New Battleground 

The focus is now on which sector will end up next in the crosshairs. EVs have so far been a key target, with Gavekal Research pointing to the EU’s worsening trade balance with China in the industry. 

“The cyclical positioning of Europe and China points to the trade balance tipping in China’s favor,” Gavekal analysts Cedric Gemehl and Thomas Gatley wrote in a note dated April 15. European domestic demand is strengthening, which should spur more purchases of Chinese goods, while EU exports to China are likely to flat-line at best on weak demand, they said. 

Shen Meng, director at Chanson & Co. in Beijing, expects lithium battery makers to face growing pressure. The industry falls under the category of clean tech and has been a top driver of China’s export growth in past years, he said. Key players include CATL, Eve Energy Co. and Gotion High-Tech Co. 

READ: China’s Dominance of Clean-Tech Supply Chains Grows: BNEF Chart

In some sense, there’s a bright side to the tensions as they can help accelerate China’s industrial upgrade. A technical breakthrough by Huawei Technologies Co., which is not listed and faces US sanctions, has spurred a surge in the shares of its suppliers. 

“While immediate impacts of such geopolitical tensions might constrain certain sectors temporarily, the long-term outcome could favor Chinese companies that innovate and adapt to changing regulatory and market dynamics,” said Tareck Horchani, head of prime brokerage dealing at Maybank Securities Pte.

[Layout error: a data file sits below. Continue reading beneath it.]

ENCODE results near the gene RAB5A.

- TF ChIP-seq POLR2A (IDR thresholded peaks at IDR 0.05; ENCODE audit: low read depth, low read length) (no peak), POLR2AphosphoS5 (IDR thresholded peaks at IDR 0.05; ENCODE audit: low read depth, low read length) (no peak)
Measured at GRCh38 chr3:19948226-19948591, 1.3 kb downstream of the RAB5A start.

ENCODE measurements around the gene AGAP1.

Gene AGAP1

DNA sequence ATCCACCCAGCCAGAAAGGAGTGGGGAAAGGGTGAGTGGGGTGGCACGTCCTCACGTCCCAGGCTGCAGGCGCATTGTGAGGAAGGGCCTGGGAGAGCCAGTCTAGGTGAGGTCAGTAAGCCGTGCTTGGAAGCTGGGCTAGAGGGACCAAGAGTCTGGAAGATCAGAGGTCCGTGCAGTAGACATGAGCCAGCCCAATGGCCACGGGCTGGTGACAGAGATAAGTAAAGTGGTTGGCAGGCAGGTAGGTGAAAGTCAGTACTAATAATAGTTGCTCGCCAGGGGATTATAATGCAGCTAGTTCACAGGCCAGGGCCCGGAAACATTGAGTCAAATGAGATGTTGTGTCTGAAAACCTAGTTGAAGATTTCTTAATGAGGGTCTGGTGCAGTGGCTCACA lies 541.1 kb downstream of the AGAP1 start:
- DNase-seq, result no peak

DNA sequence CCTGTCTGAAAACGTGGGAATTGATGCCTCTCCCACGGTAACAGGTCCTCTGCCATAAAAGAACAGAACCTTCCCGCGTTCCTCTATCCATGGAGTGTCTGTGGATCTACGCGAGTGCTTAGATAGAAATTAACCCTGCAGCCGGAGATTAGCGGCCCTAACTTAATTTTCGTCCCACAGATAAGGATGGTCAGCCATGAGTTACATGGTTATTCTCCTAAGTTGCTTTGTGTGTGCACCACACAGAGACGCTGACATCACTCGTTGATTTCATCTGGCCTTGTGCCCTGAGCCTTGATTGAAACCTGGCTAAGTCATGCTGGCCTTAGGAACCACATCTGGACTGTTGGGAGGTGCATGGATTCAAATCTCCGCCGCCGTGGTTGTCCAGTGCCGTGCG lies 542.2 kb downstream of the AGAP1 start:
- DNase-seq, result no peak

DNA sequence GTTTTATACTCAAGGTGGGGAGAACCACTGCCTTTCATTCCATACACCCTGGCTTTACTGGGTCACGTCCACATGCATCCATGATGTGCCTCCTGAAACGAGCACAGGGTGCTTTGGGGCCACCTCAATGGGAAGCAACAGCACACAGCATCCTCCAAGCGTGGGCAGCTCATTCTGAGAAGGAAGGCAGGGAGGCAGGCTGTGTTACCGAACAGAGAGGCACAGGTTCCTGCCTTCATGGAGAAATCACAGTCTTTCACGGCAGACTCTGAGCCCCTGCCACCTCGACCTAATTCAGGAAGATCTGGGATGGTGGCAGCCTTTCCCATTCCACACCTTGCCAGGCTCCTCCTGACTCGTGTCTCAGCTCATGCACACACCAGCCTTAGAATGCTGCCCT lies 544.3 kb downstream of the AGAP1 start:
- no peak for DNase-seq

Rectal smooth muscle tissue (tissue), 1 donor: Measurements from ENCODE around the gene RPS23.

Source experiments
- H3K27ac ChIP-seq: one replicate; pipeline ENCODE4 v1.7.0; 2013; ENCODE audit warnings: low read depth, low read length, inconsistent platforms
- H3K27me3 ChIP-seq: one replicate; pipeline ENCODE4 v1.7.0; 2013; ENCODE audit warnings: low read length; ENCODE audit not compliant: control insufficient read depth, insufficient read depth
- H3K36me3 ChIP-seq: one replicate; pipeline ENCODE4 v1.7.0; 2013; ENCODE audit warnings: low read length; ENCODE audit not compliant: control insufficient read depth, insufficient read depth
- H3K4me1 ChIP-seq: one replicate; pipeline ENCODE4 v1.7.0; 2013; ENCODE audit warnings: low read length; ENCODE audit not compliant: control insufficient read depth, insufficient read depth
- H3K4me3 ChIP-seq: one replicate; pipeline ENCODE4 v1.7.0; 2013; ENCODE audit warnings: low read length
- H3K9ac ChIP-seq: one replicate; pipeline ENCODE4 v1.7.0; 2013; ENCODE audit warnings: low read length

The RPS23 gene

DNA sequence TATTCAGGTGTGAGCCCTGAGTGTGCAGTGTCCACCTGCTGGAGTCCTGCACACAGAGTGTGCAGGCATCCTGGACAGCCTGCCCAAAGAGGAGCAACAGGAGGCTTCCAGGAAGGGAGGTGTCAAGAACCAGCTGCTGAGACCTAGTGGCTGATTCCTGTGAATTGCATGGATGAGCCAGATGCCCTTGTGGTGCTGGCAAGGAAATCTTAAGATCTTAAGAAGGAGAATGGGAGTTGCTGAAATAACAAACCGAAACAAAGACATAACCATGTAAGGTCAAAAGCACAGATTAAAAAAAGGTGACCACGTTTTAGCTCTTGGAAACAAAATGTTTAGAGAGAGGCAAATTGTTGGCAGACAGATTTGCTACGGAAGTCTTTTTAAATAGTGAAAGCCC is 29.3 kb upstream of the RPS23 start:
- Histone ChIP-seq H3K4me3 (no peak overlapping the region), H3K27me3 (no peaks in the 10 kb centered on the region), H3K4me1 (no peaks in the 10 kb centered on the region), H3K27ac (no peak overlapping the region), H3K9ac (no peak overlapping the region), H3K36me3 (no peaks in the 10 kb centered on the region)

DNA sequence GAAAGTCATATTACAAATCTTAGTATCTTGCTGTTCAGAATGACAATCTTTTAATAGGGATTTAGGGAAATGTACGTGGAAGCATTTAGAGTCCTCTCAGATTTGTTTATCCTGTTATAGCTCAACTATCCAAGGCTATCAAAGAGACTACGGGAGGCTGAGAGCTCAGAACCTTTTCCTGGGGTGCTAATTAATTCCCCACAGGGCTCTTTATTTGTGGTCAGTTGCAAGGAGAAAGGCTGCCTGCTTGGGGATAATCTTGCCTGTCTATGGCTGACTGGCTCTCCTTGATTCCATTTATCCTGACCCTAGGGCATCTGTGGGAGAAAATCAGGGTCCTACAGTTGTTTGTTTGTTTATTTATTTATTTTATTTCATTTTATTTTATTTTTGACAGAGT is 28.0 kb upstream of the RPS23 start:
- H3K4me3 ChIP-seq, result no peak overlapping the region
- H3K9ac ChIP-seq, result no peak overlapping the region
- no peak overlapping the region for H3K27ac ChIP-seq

The various restrictions mulled will also take time to deliver. A planned probe by Europe into Chinese medical devices procurement has sent stocks like Shenzhen Mindray Bio-Medical Electronics Co. plunging following the report, but most have since partially recovered their losses.  

All things considered, the unpredictable nature of geopolitical tensions increases the risk of investing in Chinese stocks, an asset class that many were already avoiding due to regulatory uncertainties and a slowing economy. 

“Any future EU protectionist moves against China will further impede trade and capital flows into the Chinese economy and add to the already heavy downward pressure on its stock market,” said Han Piow Liew, fund manager at Maitri Asset Management Pte. “What all these means is that investing in Chinese stocks in such an environment is an arduous endeavor requiring razor-like focus on stocks.” 

–With assistance from Charlotte Yang and Ishika Mookerjee.

More stories like this are available on

©2024 Bloomberg L.P.

Unlock a world of Benefits! From insightful newsletters to real-time stock tracking, breaking news and a personalized newsfeed – it’s all here, just a click away! Login Now!

Catch all the Business News, Market News, Breaking News Events and Latest News Updates on Live Mint.
Download The Mint News App to get Daily Market Updates.


Published: 21 Apr 2024, 05:47 AM IST

Leave a Reply